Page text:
Raisch's Attention link

davis@willow.tc.cornell.edu (Jim Davis)
Date: Wed, 24 Jun 92 12:02:25 EDT
From: davis@willow.tc.cornell.edu (Jim Davis)
Message-id: <9206241602.AA13181@willow.tc.cornell.edu>
To: www-talk@nxoc01.cern.ch
Subject:  Raisch's Attention link
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In a previous message, R. Raisch proposed a number of interesting
link types.  One of them was the attention link, which I want to
discuss here.  I am uncertain about the need for this link, the
technical ability to provide it, and the definition.

Let me discuss the function first.  The function seems to be
providing a means of notifying an "owner" of a document when certain
conditions obtain.  The conditions Raisch mentions are:<nl>
 1) someone has read the document<nl>
 2) someone has modified the document<nl>

There is some doubt in my mind about read notifications.  I am not sure I
want other people to know what I read.  I can see only two reasons
for this feature:<nl>
 1) as a form of "proof of delivery".  Some email systems provide
this, but I don't like it.<nl>
 2) as a means of collective revenue (pay-per-read)<nl>

As for charging, fairness requires that the link not be activated
until I have seen a warning (otherwise I might get charged a zillion
dollars to read the document - just like 900 phone numbers in the
USA).  So this will add complexity to the client.

Also, attention links are not sufficient for a charging.  They
support a model where I am charged once per read, no matter how much
of the document I read.  But it seems likely that there might be need
for other charging models.  It is also unclear that they are technically
sufficient.  For economic purposes, you would want the message to be sent
by the server, not the client.  But this would cease working if the
document were copied.  (But maybe this is not a fair objection, since
I know of no scheme that can preserve property rights given the
possibility of perfect digital  copying.)

Continuing on the more general question of read notification,
regardless of purpose, it is possible that one might desire
notification on a finer grain that the entire document.  But this, I
think, requires the cooperation of the client.  Indeed, the client
can tell the server that a given piece of text has been displayed,
but not whether the user actually read it (unless we go further, and
implement it with an executable function which requires the user to
click on a button)

As for the second form (modification notification), it seems to me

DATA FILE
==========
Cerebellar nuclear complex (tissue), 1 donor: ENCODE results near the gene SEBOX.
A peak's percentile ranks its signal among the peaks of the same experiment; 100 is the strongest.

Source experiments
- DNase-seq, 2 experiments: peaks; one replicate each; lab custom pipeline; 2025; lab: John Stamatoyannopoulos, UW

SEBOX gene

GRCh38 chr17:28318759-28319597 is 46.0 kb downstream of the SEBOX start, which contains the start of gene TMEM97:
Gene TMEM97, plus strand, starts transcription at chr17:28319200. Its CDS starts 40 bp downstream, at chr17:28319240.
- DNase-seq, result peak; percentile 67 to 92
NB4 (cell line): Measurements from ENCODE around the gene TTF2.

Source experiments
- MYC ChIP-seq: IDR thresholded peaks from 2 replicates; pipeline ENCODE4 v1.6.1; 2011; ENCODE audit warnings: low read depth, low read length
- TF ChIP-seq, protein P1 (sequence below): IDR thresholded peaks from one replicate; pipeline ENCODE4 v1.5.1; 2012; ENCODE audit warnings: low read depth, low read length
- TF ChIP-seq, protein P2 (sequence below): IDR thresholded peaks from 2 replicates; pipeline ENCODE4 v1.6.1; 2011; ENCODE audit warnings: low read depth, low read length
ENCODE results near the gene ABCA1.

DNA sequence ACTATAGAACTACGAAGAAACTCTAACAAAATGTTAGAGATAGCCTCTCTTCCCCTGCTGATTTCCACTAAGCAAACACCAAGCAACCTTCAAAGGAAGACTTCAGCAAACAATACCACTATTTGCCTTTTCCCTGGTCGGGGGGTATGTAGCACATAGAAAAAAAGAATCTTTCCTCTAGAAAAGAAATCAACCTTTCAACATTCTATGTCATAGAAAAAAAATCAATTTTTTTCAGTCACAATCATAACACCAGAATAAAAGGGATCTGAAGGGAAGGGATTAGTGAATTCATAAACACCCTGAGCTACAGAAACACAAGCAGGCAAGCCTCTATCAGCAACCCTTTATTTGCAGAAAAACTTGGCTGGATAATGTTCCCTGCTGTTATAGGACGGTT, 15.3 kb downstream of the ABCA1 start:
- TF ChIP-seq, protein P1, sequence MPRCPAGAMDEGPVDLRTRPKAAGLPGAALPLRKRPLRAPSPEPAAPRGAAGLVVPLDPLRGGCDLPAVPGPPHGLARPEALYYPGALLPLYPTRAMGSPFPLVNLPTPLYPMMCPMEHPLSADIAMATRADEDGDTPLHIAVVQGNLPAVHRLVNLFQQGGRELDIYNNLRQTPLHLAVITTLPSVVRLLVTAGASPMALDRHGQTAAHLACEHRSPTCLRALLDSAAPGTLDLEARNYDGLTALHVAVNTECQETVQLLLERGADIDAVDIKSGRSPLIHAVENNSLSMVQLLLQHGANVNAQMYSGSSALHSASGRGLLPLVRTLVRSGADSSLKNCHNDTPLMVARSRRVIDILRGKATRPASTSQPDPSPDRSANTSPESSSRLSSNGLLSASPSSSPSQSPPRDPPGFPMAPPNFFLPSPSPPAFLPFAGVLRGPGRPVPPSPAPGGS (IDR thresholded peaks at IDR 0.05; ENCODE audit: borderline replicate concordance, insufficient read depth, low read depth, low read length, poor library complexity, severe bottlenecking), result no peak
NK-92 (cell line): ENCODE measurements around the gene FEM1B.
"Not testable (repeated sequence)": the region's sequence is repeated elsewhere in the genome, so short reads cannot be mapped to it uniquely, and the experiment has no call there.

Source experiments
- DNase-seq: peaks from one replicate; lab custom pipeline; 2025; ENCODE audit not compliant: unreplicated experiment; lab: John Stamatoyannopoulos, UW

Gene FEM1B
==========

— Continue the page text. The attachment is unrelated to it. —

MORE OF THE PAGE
that there is a need to inform not just the owner, but also other
people.  There are two reasons for this:  

First, as owner of a document, I am not likely to allow other people
to modify my document at all.  On the other hand, I might be
interested in notifications when someone adds or deletes a link <bold>to</bold>
my document.  But attention links don't address this problem.

Second, as a reader of a document I don't own, I might want to be
notified when the owner modifies it, since I might wish to re-read it
(or at least the changed sections.)  Let's call these "monitor"
links.  Monitor links might be a useful means of reducing effort
required for some kinds of network retrievals - those where I am
interested in new developments in certain areas.  Now, instead of
polling documents to see whether they've changed, I can just leave an
"attention link" and get a notification.

On the other hand, this has some problems.  One of them is the
question of who pays the cost of sending all these notifications.
Can you imagine the load on your workstation as it sends out 10,000
monitor notifications?  Perhaps this can be answered by bringing in
more economics - that is, to attach a monitor link I need to set up
an account such that I can be charged for the delivery.  Or maybe the
notifications are sent by the document server, so as an author I am
not affected.

A second problem (or at least issue) is that monitor links require
finer grain of size and time.  Some users will want to monitor only
select portions of a document.  Likewise, we may not want
notifications sent when <italic>any</italic> editing is made, but
rather only when the author completes a session.  That is, if I edit
the document for a day, saving changes six times, you don't want six
notifications.  This might require some notion of "transactions" such
as used in data bases.  

Finally though, I don't think it is correct to call these things
links.  They are not related to logical structure, nor are they
explicitly activated by the reader (or writer), indeed that person
not even be aware that it was activated.  Consider the more general
question - if attention links are a subcase of execution links, and
attention links can be activated without knowledge of the user,
should all  execution links be capable of such activation?  Do you
want to read documents which can cause arbitrary computations to
occur without your choice, or even knowledge?